font-smooth). There is nothing like this for blocks. Even something as simple as 
border-smoothing could be useful on small screens or ones with large pixels. 
Also, there should be consideration for printing versus screens -- if the image 
is photographed at 100 dpi, why scale the pixels for a 1200 dpi printer?

     Block sizing control is extremely limited. Only tables allow users to take 
both block content sizes and screen width into account when displaying blocks 
and automatically size the contents. This has been an ongoing discussion, but I 
thought it worth repeating. I would like to see block sets (perhaps a class 
where all the blocks are sized by CSS).

     Block alignment tools are missing. Text can be aligned on baseline, top, 
bottom, etc. Block alignment controls should allow the left borders to align 
(vertically), or the top of one parallel to the bottom of another (horizontally).

     Block placement is also limited. Outside of a table, either blocks are 
'inline' and go with the flow of text, or they stack vertically. I see some 
steps in this direction in the new specifications. I would like to propose 
simple layouts, along with the advanced ones being considered. Things like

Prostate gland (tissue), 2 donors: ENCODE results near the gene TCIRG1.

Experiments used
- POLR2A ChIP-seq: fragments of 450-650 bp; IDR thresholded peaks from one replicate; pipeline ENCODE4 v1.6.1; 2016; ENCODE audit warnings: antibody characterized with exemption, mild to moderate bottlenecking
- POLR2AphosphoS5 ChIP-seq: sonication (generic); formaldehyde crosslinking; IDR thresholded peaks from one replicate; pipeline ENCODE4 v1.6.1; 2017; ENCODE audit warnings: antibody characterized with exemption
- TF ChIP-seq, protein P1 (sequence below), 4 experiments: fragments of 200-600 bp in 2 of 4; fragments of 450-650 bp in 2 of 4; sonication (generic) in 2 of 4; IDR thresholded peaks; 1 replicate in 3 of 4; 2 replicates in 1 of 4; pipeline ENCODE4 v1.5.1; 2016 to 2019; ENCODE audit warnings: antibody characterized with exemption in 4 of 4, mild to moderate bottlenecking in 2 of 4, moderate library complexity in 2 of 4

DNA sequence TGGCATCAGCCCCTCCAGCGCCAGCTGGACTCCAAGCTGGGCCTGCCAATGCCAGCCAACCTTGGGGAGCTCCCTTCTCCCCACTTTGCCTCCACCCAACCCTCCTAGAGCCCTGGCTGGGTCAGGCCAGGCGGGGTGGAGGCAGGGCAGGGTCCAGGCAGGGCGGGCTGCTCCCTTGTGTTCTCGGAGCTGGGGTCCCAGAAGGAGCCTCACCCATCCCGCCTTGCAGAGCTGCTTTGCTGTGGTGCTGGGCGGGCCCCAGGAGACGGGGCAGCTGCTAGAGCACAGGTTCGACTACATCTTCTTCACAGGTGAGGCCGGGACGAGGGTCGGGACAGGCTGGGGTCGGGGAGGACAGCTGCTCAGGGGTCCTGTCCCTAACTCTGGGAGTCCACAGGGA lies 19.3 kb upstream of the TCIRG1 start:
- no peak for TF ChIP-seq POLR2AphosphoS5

frames or simple grids (X rows, Y cols; next X*Y elements are placed in the 
grid), can be very useful in almost all cases. Don't forget that very few 
designers need the advanced features and will be happy with simpler ones, 
provided those simpler features are available sooner.

     Right now, block margins and padding determine spacing of block objects and 
their contents. However, different rules apply when the blocks are floating, 
inline, in a list, or in a table. The controls which allow CSS users to manage 
interactions between blocks -- things like border overlap, margin collapsing, 
child margins fitting into parent padding, background colors shading between 
blocks, and so on, are missing from CSS. Interactions between elements are well 
known in text objects (kerning, leading, white-space handling, a long list 
exists). Related interactions between block objects are missing from CSS.

If blocks are considered general-purpose content display elements, and CSS 
allows designers to control interactions between the blocks and to style the 
active controls which are needed for display of 'special' data types, many other 
style abilities become possible. If users need text flow between objects (often 
called 'text columns'), simply telling CSS that a set of blocks will contain the 
text from a paragraph and the text will fill the blocks at about the same rate. 
This would provide columns, rules between columns, spacing, backgrounds, and 
many other features, simply because blocks already are completely thought out 
display elements.

Further in the future, I would like the group to consider blocks which are not 
rectangular. Just as one example, triangular blocks could provide new layout 
concepts such as filling a circular frame and tessellation -- mosaic layout to 
fill a larger area.

I'm not sure if there is a project ongoing, yet, but there needs to be some way